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Wednesday, January 19, 2022

On Day 2 of PILF, untold stories of bravery and lessons on courage

The talk was moderated by Marathi writer Geetanjali Joshi.

Pune |
Updated: December 24, 2021 8:46:32 am
The two guests invited to talk about their books were Lt General Satish Dua, former GOC of 15 Corps, and Kulpreet Yadav, a retired Commandant from the Indian Coast Guard. Express

WRITTEN BY ASHISH CHANDRA

Day 2 of the Pune International Literary Festival 2021 (PILF) on Thursday saw a discussion on the valour and sacrifices of Indian soldiers during the session — ‘Bravehearts of the Country’. The two guests invited to talk about their books were Lieutenant General Satish Dua, former GOC of 15 Corps, and Kulpreet Yadav, a retired Commandant from the Indian Coast Guard who is today a novelist, screenwriter, and actor. The talk was moderated by Marathi writer Geetanjali Joshi.

Lt Gen Dua, who had headed the surgical strikes in September 2016 against Pakistan, wrote India’s Bravehearts: Untold Story from the Indian Army in 2000. The book encapsulates the lives of soldiers along the Line of Control. Lt Gen Dua said that all his life, he was “involved in counter-terrorism operations, especially at command positions” and therefore had first-hand experience of the life of a soldier who undertook such dangerous operations.

According to him, the book aims to tell those stories of Indian Army soldiers which are never reported in official documents and media, along with motivating the youth as “they are the leaders of tomorrow.” On being asked about the struggle he faced while writing the book, Lt Gen Dua said that he had to do a “tightrope walk” while writing the book as “these are sensitive topics and not everything can be put in the public domain, yet one doesn’t want to lose out on the authenticity by cutting out too much.”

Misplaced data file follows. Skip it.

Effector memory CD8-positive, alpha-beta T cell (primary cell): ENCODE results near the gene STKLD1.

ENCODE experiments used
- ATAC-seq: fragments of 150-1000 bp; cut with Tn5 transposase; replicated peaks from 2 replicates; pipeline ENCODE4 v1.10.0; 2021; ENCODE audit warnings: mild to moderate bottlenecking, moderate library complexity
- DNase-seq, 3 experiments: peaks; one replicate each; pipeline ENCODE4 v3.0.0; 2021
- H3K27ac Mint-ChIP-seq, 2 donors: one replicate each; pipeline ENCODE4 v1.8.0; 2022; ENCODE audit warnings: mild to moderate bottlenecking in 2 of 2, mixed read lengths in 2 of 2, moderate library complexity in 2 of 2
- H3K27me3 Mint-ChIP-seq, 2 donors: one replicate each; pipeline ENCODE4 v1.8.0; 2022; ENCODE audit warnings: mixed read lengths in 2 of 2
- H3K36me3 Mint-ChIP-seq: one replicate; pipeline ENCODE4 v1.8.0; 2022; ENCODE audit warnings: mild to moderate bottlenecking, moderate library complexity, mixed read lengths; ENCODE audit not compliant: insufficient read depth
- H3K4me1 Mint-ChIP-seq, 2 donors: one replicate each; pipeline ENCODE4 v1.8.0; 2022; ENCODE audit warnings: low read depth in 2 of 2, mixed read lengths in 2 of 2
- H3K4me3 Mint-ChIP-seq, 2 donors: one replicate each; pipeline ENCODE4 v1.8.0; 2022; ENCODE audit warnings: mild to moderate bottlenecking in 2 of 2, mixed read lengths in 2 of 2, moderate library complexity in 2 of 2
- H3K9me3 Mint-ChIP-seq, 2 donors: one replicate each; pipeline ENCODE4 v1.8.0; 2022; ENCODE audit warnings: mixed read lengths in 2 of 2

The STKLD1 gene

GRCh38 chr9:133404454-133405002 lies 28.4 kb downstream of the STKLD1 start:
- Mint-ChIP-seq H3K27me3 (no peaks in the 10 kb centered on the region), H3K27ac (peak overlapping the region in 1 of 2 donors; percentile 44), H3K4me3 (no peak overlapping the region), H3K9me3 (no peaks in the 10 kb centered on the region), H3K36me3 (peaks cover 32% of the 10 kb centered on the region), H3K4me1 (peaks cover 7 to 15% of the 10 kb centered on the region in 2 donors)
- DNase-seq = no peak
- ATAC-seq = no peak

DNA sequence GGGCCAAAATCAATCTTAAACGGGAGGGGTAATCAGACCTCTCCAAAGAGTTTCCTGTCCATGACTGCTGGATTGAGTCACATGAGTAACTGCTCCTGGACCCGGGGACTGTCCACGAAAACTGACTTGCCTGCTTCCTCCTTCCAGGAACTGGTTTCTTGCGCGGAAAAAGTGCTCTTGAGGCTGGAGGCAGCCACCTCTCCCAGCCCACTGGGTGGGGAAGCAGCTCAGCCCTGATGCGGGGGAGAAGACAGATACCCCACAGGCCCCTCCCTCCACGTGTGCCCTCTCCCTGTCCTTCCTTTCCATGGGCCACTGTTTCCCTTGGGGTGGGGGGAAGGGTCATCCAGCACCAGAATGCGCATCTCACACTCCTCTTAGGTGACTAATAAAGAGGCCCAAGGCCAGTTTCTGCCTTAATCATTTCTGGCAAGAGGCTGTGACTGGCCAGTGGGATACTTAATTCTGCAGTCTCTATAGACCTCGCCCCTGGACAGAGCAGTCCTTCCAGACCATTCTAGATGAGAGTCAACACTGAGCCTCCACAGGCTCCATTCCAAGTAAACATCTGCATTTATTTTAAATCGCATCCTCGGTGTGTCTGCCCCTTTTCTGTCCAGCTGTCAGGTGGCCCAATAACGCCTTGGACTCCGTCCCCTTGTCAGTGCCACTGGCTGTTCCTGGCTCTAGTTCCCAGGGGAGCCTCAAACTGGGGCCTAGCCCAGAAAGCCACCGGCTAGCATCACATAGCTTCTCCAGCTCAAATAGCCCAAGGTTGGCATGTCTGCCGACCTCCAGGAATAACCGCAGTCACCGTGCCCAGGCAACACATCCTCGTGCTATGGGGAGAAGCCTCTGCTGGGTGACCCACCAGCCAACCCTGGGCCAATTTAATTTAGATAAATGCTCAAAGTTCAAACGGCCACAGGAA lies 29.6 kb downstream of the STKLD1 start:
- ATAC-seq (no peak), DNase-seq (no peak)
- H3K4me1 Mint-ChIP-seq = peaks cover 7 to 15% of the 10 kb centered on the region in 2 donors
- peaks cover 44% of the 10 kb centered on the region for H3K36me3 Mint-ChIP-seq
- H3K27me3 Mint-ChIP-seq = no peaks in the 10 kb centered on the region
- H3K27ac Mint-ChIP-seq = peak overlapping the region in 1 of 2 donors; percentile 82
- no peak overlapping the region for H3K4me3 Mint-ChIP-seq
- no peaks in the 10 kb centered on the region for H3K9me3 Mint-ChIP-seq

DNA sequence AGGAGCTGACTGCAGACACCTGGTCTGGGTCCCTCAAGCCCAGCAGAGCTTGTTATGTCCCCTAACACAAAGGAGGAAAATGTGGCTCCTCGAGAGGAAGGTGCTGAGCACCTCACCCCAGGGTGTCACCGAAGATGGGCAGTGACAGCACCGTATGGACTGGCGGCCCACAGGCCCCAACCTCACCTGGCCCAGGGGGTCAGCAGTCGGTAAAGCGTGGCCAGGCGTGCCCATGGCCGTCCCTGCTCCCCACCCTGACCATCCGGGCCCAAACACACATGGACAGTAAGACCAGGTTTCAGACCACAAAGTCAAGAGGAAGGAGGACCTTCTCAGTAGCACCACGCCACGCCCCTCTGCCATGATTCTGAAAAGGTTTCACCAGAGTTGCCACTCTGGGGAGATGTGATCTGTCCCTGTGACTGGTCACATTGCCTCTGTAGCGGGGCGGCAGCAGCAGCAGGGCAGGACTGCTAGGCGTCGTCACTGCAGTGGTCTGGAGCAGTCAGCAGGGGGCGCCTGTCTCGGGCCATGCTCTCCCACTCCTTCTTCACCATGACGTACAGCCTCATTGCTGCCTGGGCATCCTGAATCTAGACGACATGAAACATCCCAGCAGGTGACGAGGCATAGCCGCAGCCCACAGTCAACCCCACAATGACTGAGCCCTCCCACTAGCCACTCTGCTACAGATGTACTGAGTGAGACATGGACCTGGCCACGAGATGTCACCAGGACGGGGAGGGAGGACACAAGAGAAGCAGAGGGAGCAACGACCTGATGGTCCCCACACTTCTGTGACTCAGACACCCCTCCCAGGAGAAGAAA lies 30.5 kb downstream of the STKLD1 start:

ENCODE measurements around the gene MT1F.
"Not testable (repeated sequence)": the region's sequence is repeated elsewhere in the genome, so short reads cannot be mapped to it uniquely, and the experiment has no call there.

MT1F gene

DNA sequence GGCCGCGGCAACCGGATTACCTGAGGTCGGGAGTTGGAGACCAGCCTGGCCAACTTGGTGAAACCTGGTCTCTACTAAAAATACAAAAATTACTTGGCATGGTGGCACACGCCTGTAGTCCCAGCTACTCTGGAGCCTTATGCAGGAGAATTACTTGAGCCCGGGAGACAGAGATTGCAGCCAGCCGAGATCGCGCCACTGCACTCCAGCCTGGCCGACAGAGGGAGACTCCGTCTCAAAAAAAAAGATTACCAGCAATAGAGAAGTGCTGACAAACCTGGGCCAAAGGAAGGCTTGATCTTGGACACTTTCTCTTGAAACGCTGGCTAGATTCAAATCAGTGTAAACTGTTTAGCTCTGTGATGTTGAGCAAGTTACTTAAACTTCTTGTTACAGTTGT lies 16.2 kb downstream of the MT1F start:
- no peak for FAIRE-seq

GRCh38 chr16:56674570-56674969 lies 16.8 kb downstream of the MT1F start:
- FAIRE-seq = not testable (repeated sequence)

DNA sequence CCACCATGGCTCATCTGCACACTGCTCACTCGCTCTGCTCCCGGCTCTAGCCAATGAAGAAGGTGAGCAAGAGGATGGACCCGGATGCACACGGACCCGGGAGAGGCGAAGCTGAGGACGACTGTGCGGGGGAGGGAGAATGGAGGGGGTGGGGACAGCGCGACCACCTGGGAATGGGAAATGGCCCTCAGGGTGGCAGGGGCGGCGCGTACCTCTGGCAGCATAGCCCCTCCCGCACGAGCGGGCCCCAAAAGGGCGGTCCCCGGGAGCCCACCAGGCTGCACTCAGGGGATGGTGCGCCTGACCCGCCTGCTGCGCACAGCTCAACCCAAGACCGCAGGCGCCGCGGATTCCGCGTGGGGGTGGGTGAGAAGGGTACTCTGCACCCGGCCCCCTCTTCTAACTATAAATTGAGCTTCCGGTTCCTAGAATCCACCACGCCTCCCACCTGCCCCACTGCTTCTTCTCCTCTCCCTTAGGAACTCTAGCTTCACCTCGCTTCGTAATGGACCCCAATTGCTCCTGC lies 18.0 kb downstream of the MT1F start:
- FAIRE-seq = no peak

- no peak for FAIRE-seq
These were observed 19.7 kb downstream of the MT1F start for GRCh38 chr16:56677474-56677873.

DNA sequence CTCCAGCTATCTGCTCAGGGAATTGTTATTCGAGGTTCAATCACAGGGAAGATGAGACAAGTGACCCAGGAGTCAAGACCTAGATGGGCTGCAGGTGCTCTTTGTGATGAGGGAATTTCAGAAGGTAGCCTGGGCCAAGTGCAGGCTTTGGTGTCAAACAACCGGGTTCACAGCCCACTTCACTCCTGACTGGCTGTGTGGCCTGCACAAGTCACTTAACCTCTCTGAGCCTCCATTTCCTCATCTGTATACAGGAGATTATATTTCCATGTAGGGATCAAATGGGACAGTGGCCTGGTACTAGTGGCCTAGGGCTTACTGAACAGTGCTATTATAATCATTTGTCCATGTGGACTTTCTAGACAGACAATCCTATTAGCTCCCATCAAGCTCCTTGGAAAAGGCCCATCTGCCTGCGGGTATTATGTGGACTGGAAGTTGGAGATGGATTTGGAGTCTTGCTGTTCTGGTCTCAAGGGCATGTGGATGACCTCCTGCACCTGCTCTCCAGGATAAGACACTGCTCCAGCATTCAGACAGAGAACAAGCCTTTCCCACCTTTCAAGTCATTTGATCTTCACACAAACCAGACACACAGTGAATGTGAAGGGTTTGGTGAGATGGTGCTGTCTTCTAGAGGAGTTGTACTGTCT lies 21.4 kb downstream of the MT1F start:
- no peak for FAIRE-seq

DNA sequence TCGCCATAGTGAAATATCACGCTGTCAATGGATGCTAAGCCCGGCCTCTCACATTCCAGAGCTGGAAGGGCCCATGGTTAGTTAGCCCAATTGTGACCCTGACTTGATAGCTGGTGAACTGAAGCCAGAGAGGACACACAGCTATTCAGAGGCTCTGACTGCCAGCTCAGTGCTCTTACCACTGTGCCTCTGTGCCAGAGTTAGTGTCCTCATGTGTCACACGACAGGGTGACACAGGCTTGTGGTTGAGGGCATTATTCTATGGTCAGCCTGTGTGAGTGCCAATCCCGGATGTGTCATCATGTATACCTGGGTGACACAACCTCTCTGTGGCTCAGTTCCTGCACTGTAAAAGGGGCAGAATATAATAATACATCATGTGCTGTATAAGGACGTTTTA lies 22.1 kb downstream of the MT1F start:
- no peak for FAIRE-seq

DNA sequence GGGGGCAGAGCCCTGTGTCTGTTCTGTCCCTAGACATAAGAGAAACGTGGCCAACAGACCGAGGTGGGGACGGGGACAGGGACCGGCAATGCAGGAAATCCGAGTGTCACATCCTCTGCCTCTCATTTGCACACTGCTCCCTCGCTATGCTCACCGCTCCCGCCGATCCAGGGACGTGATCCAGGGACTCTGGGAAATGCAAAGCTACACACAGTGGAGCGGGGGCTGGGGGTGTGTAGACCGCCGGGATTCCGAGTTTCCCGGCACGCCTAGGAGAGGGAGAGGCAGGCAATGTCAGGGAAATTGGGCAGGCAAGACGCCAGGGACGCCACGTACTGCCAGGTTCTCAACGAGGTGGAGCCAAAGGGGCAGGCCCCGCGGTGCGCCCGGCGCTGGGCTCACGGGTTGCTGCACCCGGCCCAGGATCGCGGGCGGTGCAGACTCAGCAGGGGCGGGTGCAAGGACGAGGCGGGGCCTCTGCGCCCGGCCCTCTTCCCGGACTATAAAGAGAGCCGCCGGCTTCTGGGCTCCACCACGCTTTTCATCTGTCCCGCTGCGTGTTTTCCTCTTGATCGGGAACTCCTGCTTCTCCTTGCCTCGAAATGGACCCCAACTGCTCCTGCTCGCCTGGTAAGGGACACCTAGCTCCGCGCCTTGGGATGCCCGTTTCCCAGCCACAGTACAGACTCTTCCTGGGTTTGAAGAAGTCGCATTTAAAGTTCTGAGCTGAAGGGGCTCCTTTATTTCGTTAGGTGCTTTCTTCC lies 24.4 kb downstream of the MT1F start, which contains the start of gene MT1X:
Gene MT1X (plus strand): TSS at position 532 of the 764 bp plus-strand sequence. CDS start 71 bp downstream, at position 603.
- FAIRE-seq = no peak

Lt Gen Dua also paid rich tribute to late Chief of Defence Staff General Bipin Rawat, saying, “We lost a great son of India.” He called Gen Rawat an “enigma”, a “transformer” and “someone very unique” as Gen Rawat had been a four-star officer general for more than five years.

The next speaker, Kulpreet Yadav, finished writing his book, The Battle of Rezang La, in September this year. He admitted that before writing the book, he had not “written any military history or military non-fiction book”, and therefore had to undertake two-and-a-half years of extensive research on the battle, which was fought during the 1962 war against China.

According to Yadav, the Battle of Rezang La — in which 120 Indian Army soldiers of Charlie ‘C’ company of 13 Kumaon fought against 5,000-odd Chinese soldiers — has somehow not received its due recognition. The company lost 114 of its brave soldiers but managed to stop the Chinese aggression, killing almost 1,300 enemy soldiers in the battle. Yadav said he had heard about the story during his visit to his village in Haryana, as most of the soldiers came from the “plains of Haryana”, but he couldn’t find a definitive book on the battle.

Yadav considers the battle of Rezang La to be “a guiding battle for whatever we do in our lives – be it courage, time management, hard work, discipline, training, camaraderie, or teamwork.”

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